COVID-19 has forced us to quickly change our ways of working and living, and this has been made possible by internet connectivity. Going forward, both connectivity and Industry 4.0 will be critical to Canada’s long-term economic success. While Industry 4.0 will drive productivity, efficiency and flexibility across the economy, it will rely on advanced connectivity networks such as 5G.
Right now, there’s a window of opportunity for Canada to more firmly leverage 5G as an investment catalyst. But this will require cooperation across government, the telecommunications sector and broader industry.
The report defines Industry 4.0 as “The Fourth Industrial Revolution: the ongoing automation of traditional manufacturing and industrial practices using modern smart technology. It leads to the end-to-end digitization of all physical assets and integration across the value chain using Internet of Things (IoT) hardware, software and connectivity.”
According to PwC, the high quality of Canada’s connectivity networks allowed industries to quickly adapt to digital ways of working during COVID-19. This, combined with Canada’s health and fiscal policy response, supported Canada’s economic activity showing more resilience than the average of its global peers. In addition, the report notes that of course, Canadians’ social well-being during COVID-19 has been supported by the ability to use connectivity for work and school and entertainment. “These uses of connectivity significantly increased overall broadband consumption in Canada, with daily average broadband usage increasing by 43% (Q2 2020 compared to Q2 2019) during the first lockdown period.”
PwC observed that Canada’s overall average mobile download speed (which was 71% higher than the average of global peers pre-COVID-19) maintained its leading position relative to peer countries, despite the significant increase in demand.
According to PwC, COVID-19 accelerated 6 key trends having implications for connectivity and broadband-enabled use cases:
- Shifts in population centres: The rate of population growth in large urban centres is expected to slow down due to increasing unaffordability in large urban centres and increased viability of remote working and learning.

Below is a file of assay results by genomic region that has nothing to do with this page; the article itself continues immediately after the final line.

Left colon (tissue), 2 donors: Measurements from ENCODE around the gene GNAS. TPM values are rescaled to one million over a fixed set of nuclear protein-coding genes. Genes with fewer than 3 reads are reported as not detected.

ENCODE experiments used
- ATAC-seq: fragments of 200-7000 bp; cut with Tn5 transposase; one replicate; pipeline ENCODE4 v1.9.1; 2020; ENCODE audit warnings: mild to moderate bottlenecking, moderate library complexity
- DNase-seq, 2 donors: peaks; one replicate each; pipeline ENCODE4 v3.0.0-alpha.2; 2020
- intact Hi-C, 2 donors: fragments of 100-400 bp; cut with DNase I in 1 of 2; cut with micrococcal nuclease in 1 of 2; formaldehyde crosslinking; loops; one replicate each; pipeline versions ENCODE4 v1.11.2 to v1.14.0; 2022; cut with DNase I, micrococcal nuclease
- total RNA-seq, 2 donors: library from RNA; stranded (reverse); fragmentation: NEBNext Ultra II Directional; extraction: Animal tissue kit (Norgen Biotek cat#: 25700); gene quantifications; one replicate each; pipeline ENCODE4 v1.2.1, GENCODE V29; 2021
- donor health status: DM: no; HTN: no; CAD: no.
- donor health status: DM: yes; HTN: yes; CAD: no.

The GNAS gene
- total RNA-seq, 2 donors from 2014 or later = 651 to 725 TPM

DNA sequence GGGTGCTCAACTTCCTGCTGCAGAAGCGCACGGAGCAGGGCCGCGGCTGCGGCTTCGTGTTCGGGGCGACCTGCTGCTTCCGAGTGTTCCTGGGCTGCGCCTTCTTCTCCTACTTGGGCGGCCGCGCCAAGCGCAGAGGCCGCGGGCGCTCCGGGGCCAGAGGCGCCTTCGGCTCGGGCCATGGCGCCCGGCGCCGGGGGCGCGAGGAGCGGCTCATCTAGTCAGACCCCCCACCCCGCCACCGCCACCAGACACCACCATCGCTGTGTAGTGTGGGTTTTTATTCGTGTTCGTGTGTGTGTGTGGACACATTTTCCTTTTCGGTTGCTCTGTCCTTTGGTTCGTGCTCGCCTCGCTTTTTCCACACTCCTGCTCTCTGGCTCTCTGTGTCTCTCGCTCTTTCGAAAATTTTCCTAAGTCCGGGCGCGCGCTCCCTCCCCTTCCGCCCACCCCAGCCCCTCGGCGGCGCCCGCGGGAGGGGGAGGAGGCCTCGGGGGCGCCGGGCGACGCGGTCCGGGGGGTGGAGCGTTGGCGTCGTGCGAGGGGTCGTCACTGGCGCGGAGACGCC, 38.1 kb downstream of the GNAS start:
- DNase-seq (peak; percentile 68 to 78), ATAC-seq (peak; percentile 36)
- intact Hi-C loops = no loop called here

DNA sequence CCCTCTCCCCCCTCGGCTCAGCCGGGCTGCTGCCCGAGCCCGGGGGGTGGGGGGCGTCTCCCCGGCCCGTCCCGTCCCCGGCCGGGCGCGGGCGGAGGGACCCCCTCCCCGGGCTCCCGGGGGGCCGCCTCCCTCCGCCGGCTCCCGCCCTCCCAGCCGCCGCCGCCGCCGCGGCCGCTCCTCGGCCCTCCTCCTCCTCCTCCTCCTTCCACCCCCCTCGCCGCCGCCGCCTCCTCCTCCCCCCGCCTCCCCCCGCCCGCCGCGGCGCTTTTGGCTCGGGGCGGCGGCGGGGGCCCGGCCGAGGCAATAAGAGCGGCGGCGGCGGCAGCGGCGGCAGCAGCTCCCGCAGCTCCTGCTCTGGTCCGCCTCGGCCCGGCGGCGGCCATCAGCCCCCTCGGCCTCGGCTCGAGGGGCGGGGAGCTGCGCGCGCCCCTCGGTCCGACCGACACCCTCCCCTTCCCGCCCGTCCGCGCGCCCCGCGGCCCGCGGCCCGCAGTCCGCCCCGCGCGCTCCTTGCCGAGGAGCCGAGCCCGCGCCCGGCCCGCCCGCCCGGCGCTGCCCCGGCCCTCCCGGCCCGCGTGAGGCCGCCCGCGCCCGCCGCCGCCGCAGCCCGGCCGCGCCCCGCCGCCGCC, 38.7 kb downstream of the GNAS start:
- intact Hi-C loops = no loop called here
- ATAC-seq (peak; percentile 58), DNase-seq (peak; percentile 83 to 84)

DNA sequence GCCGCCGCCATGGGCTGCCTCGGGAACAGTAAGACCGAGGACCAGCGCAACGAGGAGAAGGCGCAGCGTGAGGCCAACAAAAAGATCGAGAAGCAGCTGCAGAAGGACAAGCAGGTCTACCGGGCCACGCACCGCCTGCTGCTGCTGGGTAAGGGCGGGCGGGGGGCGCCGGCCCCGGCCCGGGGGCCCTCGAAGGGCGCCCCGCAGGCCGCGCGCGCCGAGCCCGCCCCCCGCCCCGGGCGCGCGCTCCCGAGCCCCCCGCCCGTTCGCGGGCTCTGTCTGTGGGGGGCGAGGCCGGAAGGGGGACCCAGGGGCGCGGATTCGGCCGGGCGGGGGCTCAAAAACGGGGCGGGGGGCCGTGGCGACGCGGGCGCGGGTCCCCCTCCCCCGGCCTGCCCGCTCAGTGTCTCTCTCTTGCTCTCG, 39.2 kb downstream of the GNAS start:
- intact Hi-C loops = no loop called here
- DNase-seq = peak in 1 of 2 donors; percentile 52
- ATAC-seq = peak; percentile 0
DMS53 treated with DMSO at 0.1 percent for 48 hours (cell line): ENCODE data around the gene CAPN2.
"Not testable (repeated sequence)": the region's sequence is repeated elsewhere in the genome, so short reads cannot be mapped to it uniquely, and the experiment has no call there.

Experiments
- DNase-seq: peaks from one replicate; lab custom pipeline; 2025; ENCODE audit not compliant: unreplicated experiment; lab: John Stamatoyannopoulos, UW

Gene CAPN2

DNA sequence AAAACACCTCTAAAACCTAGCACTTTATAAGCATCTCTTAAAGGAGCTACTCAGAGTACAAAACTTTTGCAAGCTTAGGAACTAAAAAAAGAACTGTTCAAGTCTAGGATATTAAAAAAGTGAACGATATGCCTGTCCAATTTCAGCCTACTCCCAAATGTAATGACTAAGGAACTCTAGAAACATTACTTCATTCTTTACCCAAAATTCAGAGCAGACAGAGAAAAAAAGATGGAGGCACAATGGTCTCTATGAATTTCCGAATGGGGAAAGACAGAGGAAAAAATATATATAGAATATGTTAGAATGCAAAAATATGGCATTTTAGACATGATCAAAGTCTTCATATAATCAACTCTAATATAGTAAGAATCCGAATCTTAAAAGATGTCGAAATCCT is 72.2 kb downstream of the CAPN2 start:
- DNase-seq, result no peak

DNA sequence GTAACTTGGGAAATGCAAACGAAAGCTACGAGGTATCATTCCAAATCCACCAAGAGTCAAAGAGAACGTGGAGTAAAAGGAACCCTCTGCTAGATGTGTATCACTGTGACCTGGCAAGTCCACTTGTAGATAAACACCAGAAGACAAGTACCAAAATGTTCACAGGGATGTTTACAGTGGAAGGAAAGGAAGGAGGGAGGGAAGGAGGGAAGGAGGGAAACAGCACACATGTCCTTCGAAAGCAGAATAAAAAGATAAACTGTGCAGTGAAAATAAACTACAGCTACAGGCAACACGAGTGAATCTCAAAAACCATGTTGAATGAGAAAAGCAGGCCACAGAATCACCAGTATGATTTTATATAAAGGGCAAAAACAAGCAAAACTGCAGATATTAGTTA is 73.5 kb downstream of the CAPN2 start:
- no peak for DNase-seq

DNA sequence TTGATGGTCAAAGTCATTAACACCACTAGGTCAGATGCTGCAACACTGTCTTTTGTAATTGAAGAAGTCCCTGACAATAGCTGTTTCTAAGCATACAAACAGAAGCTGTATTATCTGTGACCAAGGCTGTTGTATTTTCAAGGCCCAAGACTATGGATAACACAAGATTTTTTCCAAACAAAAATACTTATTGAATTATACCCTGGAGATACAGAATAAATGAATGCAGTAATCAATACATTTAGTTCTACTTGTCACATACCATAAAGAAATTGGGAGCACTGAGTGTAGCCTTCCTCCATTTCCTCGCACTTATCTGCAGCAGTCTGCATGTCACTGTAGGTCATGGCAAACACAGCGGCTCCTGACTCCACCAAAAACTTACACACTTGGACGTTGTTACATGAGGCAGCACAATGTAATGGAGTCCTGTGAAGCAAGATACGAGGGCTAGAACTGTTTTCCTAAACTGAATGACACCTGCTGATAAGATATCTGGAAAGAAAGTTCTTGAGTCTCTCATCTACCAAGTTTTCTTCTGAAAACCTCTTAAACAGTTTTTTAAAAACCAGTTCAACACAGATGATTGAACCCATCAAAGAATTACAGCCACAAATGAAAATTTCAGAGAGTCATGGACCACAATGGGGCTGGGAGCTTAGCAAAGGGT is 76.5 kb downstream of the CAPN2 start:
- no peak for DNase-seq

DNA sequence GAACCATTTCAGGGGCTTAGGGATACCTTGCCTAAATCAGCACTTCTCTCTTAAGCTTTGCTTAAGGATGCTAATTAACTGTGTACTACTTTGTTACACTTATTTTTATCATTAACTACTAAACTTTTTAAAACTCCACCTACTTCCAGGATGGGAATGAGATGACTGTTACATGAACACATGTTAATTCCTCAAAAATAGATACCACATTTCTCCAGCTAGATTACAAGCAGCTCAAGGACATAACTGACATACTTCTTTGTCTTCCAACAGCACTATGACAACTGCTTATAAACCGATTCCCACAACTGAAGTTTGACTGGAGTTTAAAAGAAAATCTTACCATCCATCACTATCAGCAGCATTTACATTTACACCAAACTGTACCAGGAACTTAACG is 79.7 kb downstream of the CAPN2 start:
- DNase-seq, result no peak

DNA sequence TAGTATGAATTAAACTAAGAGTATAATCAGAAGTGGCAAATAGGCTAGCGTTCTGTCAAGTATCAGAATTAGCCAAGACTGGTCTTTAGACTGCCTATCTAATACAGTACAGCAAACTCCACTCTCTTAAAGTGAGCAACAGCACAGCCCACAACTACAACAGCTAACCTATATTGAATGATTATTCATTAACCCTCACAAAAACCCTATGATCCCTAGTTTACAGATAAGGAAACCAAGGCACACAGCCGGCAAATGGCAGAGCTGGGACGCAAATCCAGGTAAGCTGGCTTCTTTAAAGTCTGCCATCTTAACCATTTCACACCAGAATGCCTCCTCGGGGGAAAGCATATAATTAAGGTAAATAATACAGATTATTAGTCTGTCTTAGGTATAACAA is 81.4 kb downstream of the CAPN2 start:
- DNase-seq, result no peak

- Shift in relationship and entertainment preferences: Increased social media, video streaming and video chat usage habits are likely to persist post-COVID-19.
- Shifts in business operating models: Employers are expected to accelerate digital transformation and automation plans to increase business resiliency, respond to future disruption and manage increased costs from localized supply chains.
- Shift to localized supply chains: Supply chains are expected to continue to trend towards onshoring to protect against geopolitical and unpredictable disruption risk.
- Shifts in service preferences: Preferences for virtual services are expected to continue to increase, as COVID-19 has exposed consumers and businesses to new virtual service offerings.
- Shifts in consumer purchasing habits: Canadians are expected to continue to increase eCommerce activity and their preference for digital service channels.
PwC examines the impact on connectivity of these trends and the implications for bandwidth usage and network densification.
Looking across the G7, plus Australia and South Korea, PwC says “governments have enacted policies and regulations across six key levers that incentivize and facilitate private investment in the deployment of 5G faster and in different ways than market forces would likely dictate.”
- Spectrum timing, allocation and costs
- Network investment incentives
- Rural network subsidies
- Regulatory standards
- Research and innovation funding (technology development)
- Vertical industry application funding (technology adoption)
The report looks at each of these, and each country’s use of these policy levers, in much more detail.
“Through cooperation between government and industry on 5G and Industry 4.0, Canada can support the mid to long term success of the economy, while providing the telecommunications networks required to meet the connectivity needs of Canadians’ economic and social lives post-COVID-19.”